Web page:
“I want these voices to be heard”: One Syrian teen refuses to stop dreaming

By Mary Kate MacIsaac, Communications Coordinator, Regional Syria Response, CARE International

Growing up, Ayat had much in common with her father – strong opinions and a desire to share them. Having just completed her final year of high school, she hopes to attend university, but with a lack of financial resources, it remains only a dream.

“I want to be a journalist. I’d write about people’s suffering. I’d write about poverty and injustice everywhere, anywhere – even violence against women. There’s a lot of it, and it’s increasing. We hear about it, but most families don’t want to intervene.”

Ayat says it’s because of her own experience that she aspires to share these stories.

“It’s because of the injustices I have seen in Syria that I want these voices to be heard.”

Ayat witnessed these issues fisthand when she and her brother Mohammad volunteered for CARE, meeting with Syrian families, and discussing including gender-based violence, early marriage, family planning, and psychosocial health.

“It’s important to understand all sides,” Ayat says. “We speak with the husband, we ask him to work on being more patient, to try to avoid reaching a point where he will hurt his wife or the children.”

The drastic changes and the many challenges families face, from the death of family members to the loss of income and changing gender roles, play a large role in the increase of domestic violence – though it certainly isn’t new, Ayat admits.

“It existed in the culture even before the war, but not to the same extent. Because of the stress and anxiety now, we are seeing women and children treated in a way that is not just. Men come home, and because they are tense, they may react violently to the smallest things – a misbehaving child, for example.”

These issues are real for many families in the community. Ayat’s family is not immune to the stress – with her father immobilized by a stroke and her brother unable to find work.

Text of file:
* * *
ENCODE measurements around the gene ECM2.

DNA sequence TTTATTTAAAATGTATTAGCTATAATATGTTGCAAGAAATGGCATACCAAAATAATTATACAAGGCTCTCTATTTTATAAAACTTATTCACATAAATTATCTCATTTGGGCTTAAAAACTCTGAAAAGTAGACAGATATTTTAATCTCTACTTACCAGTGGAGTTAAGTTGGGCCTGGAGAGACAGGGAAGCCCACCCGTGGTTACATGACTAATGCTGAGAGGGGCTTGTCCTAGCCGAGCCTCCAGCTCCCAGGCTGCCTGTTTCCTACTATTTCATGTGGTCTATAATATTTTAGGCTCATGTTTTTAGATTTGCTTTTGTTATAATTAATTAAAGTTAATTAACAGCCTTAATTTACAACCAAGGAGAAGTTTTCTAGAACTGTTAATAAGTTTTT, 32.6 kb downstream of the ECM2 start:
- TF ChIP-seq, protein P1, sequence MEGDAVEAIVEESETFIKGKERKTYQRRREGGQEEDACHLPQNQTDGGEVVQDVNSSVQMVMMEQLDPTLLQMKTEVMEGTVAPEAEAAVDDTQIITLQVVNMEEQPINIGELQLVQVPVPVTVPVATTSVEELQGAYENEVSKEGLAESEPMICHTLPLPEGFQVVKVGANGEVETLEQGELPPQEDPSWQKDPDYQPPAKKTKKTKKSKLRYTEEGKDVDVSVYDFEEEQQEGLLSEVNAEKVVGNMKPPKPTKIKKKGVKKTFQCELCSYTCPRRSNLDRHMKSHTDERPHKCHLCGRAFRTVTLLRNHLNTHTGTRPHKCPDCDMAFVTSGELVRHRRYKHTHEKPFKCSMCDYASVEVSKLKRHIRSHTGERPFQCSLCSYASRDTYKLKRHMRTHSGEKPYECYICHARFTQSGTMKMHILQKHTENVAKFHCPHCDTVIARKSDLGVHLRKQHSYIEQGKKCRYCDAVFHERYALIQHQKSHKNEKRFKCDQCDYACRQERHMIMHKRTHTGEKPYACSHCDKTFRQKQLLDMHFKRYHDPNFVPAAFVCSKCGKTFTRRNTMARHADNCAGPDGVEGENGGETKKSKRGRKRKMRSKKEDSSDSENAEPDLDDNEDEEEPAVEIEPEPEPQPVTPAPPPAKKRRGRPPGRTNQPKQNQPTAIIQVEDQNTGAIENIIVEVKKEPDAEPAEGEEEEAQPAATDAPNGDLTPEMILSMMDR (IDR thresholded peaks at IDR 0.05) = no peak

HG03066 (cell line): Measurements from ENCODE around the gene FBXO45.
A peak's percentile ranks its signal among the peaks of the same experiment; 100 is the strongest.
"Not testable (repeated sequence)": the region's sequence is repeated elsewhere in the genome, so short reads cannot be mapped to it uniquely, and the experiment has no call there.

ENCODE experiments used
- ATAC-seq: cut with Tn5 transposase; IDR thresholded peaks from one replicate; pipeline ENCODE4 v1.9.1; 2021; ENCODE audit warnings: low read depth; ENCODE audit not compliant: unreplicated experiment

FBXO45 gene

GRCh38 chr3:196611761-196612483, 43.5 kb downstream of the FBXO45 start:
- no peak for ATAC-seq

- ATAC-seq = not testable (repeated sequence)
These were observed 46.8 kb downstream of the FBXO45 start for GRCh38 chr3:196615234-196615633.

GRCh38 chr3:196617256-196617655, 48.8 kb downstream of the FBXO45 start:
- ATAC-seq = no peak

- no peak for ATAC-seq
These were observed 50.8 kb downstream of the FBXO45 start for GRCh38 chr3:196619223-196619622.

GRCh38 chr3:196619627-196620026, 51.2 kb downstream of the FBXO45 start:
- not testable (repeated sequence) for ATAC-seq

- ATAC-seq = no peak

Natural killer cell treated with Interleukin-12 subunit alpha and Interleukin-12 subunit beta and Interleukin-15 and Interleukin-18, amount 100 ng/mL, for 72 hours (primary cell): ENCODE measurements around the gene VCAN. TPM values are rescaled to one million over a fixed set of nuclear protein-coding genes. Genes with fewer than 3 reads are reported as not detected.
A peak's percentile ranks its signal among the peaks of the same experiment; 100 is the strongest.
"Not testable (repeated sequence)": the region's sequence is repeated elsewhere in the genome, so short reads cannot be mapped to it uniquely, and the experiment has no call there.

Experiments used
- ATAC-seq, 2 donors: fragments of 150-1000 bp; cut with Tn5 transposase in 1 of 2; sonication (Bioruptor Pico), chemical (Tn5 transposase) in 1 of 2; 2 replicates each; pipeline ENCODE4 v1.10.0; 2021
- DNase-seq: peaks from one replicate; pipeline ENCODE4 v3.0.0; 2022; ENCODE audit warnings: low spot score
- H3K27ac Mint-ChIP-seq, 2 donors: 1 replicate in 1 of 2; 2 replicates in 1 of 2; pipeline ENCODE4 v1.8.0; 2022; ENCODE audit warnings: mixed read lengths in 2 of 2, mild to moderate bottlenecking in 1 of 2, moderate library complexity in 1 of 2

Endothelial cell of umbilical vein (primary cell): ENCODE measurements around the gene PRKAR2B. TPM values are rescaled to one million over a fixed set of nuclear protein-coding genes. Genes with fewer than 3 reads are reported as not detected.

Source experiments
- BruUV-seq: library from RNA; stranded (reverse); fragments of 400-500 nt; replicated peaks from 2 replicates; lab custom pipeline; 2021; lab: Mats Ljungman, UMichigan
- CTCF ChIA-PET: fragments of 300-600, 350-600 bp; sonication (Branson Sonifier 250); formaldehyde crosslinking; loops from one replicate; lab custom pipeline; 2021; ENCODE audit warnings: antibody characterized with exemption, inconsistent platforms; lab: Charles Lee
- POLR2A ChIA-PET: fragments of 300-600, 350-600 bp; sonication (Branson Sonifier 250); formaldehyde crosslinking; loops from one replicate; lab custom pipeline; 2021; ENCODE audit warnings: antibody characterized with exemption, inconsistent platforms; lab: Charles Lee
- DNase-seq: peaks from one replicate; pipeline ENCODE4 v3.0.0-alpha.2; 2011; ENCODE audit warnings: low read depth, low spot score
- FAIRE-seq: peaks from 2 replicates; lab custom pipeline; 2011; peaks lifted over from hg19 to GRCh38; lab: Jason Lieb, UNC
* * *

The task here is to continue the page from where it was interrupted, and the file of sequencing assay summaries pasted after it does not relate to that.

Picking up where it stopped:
“We’re living on borrowed money. Some days it feels like we’re ruined,” she says.

Nagham is Ayat’s younger sister. This fall she started grade nine. She sits quietly observing the conversation. When asked her opinion, she shrugs and throws her hands into the air.

“What should I do?”

Like her sister though, Nagham refuses to stop dreaming.

“I want to be a lawyer, maybe move to France if I can’t return to Syria.”

Ayat remembers her home in Syria.

“It’s the house I was born in and where I grew up. And we left it, just like that. We fled to Latakia. And that house was destroyed. Then we came to Turkey. My best memory from home – before we left – was our whole family gathering together every Friday, eating and being together. I just hope I can have this feeling again one day.”

CARE’s information volunteer program, funded by the European Union through its Humanitarian Aid department (ECHO) has trained over 100 volunteers since beginning in December 2014, and has included over 7,000 Syrians, educating families through protection activities in their respective communities in southern Turkey. Learn more about CARE's response to the crisis in Syria.